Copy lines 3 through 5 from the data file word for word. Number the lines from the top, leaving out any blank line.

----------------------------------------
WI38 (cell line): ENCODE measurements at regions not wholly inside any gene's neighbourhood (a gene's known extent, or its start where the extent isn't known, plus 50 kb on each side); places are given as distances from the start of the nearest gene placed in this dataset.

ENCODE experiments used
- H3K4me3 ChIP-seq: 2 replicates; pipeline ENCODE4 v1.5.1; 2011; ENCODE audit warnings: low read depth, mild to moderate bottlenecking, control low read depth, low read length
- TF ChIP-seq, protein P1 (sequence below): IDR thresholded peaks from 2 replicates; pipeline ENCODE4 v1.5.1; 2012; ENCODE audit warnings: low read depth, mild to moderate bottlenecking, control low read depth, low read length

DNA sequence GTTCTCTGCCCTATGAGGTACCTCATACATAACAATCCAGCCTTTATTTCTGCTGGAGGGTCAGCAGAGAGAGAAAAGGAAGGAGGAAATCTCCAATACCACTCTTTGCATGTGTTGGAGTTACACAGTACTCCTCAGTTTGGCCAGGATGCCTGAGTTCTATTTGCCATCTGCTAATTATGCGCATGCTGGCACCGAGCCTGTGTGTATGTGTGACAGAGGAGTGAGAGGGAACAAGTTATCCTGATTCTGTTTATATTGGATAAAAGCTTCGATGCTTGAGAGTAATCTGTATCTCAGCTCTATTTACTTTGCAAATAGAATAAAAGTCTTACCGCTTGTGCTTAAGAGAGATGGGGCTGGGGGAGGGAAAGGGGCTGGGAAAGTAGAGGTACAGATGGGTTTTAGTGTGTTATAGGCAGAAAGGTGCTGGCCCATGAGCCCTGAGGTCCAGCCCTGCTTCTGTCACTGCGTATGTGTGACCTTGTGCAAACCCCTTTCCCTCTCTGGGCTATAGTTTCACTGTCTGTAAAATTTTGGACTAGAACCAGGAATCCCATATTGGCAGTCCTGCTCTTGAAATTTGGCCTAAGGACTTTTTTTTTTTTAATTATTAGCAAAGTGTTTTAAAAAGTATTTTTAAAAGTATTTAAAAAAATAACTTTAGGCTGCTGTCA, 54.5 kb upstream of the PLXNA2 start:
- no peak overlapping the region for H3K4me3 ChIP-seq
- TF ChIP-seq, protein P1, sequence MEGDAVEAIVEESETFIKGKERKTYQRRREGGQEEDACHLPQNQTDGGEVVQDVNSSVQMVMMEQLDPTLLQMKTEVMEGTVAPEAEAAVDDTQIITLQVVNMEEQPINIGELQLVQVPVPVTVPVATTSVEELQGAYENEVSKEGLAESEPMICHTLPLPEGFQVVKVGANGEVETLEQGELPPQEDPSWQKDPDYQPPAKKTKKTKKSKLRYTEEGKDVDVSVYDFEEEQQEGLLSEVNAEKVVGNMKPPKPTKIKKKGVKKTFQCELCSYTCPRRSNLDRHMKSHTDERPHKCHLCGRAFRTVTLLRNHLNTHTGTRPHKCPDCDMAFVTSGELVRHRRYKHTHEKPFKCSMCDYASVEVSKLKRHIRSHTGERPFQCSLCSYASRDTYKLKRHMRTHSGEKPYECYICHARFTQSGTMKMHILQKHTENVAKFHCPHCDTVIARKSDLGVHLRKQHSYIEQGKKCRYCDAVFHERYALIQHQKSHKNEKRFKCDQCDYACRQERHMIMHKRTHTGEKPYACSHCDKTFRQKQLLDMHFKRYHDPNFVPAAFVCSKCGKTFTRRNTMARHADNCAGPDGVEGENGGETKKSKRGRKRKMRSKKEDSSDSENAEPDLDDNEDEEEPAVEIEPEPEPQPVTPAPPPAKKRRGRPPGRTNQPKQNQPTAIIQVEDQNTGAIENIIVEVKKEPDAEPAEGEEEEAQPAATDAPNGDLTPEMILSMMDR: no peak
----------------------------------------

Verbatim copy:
- H3K4me3 ChIP-seq: 2 replicates; pipeline ENCODE4 v1.5.1; 2011; ENCODE audit warnings: low read depth, mild to moderate bottlenecking, control low read depth, low read length
- TF ChIP-seq, protein P1 (sequence below): IDR thresholded peaks from 2 replicates; pipeline ENCODE4 v1.5.1; 2012; ENCODE audit warnings: low read depth, mild to moderate bottlenecking, control low read depth, low read length

DNA sequence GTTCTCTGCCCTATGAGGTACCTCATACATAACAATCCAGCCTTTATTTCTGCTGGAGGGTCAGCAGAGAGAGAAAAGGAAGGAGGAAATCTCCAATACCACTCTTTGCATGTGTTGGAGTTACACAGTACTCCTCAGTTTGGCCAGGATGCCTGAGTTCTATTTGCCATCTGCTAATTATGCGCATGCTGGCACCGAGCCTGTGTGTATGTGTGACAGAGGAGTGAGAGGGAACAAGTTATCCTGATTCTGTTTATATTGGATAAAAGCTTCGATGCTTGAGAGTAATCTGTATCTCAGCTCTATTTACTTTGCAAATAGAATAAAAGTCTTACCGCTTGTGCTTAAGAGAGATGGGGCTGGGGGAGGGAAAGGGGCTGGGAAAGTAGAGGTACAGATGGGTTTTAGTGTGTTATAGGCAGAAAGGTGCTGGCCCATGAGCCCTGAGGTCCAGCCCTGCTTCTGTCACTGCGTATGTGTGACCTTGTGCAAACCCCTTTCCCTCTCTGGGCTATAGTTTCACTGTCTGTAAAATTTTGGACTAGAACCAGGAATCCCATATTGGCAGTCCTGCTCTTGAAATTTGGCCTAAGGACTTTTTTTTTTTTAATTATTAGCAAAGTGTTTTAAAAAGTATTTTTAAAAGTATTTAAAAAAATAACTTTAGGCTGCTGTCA, 54.5 kb upstream of the PLXNA2 start: